Paleo-Art in Progress: Spinosaurus, Part 1

I have been continuing to practice my skills in paleo-art and landscapes. Maybe someday I can get a piece on permanent display in a museum somewhere.

I asked a friend to pick a dinosaur he’d like to see me paint, and he suggested Spinosaurus aegypticus. It was ideal for me to challenge myself. This creature was not like other theropod dinosaurs (all known carnivorous dinosaurs are theropods), so for artists who are used to drawing Tyrannosaurus rex and Velociraptor, this is a good chance to expand their hoirizons.

In addition to being the T. rex-killer from Jurassic Park III, Spinosaurus has grabbed headlines over the last few years for being a dinosaur that likely led a semi-aquatic lifestyle and preyed on fish. In many respects, from a lengthy torso and long narrow jaws to the conical shape of its teeth and its flat feet, it bears strong similarities to modern crocodilians that are specialized to hunt fish.

To reflect this different lifestyle, I decided to portray a Spinosaurus that has just caught a giant eel, still thrashing in its jaws.

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The preliminary sketch.

When this preliminary stage was completed, I traced the design onto a sheet of tracing paper. After that, I used graphite paper to transfer the design onto an 8 x 10 inch masonite board. Then I laid in the base colors with acrylic paint.

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I decided to put in a strong contrast between the dinosaur and the eel by making them red and blue, respectively. This would also help them stand out against the dark background of a swampy forest.

At this stage I wanted to work on the background before concentrating on the animals in the foreground. So I added texture and highlights to the tree bark.

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It became increasingly clear that for this type of painting, the Spinosaur and the eel would have to be darkened considerably. So I simply added darker paint, and now have begun to add in texture on the dinosaur’s skin.

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This is what it looks like now. To be continued...

Much work still waits to be done, but so far I am very happy with how the painting is turning out. I think I’ll add a little more character to the background by painting in a couple of sparse plants and leaves. Then it will be a matter of adding texure, final shades, and highlights to the animals and water. That will be detailed in part 2.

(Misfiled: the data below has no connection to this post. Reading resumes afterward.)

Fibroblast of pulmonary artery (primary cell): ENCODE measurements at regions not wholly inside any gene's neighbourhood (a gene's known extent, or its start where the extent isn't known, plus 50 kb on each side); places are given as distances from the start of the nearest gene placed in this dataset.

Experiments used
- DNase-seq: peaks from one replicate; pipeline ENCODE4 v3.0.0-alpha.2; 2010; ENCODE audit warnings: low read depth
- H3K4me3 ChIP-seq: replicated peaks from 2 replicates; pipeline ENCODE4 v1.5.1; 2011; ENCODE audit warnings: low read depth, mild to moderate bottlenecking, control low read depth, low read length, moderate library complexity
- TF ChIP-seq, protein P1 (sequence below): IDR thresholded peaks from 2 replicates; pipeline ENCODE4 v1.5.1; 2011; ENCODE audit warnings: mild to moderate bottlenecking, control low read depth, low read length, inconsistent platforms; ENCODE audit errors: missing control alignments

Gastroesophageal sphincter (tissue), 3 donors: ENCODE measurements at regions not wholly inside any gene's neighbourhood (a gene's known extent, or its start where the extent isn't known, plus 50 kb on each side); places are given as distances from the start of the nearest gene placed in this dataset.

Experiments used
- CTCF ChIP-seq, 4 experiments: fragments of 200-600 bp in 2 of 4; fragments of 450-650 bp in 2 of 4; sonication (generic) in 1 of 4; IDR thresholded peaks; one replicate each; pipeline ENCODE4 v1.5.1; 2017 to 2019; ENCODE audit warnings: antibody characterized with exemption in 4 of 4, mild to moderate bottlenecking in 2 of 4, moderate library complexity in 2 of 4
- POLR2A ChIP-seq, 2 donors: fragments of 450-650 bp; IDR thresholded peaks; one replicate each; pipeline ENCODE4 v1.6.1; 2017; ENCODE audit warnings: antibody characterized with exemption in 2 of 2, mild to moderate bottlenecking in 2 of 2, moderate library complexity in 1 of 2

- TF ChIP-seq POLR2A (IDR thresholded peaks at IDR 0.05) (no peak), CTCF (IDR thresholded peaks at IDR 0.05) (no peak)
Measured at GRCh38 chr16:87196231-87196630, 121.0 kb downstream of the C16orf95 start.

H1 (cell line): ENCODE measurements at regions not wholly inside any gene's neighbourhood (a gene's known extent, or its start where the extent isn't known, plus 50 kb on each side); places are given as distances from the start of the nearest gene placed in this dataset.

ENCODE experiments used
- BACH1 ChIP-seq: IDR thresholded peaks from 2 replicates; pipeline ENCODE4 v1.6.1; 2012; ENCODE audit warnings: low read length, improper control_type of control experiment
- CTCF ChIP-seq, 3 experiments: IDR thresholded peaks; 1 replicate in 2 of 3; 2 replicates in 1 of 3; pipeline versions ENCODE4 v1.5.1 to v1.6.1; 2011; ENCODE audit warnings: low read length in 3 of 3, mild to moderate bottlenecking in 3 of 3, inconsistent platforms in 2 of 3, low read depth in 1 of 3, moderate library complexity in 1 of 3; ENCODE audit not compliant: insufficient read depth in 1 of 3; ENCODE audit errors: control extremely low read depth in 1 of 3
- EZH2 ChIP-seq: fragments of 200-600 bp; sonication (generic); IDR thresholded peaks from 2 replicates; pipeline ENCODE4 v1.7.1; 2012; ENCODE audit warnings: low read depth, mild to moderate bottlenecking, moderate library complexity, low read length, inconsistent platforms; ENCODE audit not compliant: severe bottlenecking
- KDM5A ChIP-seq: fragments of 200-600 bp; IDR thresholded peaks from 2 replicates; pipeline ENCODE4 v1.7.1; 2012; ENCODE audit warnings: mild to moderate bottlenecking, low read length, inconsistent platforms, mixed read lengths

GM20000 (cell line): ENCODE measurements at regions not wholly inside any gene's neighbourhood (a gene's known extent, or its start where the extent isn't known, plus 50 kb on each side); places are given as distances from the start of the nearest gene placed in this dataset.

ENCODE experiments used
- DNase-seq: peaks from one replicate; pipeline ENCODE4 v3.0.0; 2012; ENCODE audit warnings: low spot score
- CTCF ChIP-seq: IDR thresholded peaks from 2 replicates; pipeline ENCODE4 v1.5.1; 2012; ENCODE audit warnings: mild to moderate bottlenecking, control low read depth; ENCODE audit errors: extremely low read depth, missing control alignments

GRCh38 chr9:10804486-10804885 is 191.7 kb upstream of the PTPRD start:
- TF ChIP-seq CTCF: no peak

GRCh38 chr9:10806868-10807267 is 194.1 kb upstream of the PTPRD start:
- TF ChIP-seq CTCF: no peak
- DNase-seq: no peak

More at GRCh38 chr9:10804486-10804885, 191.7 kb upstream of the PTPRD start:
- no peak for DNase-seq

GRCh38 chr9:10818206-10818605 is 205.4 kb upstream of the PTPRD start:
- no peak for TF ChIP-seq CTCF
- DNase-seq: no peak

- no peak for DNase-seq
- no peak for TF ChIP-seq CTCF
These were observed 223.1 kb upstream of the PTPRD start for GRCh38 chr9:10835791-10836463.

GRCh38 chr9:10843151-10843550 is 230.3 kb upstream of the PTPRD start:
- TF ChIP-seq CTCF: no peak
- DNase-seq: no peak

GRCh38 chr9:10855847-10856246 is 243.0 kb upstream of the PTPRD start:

In the meantime, I am looking forward to a weekend at the Writers on the Rock conference in Lakewood, CO, followed by a night at the world-famous “Dinosaur Hotel,” the newly remodeled Best Western Denver Southwest. I figured a writing conference was the perfect excuse to visit this hotel. Assuming things go according to plan (more or less), pictures will soon be posted here for you to enjoy.

Have a great day!

Rewriting and Art

Well, rewrites on the novel have officially begun. I’ll be hitting the local Barnes and Noble to do some more, and await a chance for yet more revisions during the writers workshop I attend. I can actually do revisions pretty quickly, and don’t mind the process. As I said before, this is the stage when I have something to work with, and still have a lot of creative freedom over the project.

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On a totally unrelated note, I finally got to do some drawing exercises for the first time in epochs. I seem to do okay with drawing dinosaur heads in particular. This is a pic I took (sorry for the awful lighting), and I don’t know what species it might be. Not T-rex; the skull is the wrong shape for that. Not Allosaurus either. Might be a little closer to Acrocanthosaurus, thanks to the wide-angled triangular snout and the height of its neck, but the antorbital fenestra (the hollow in front of the eye socket) looks a little small for that. Ah, well. I’ll just call it a “new species” of dinosaur.

Pencil sketches are where I'm most experienced. I need to put more detail into the body, though. All of my attention keeps going to the face.

Catch you all later!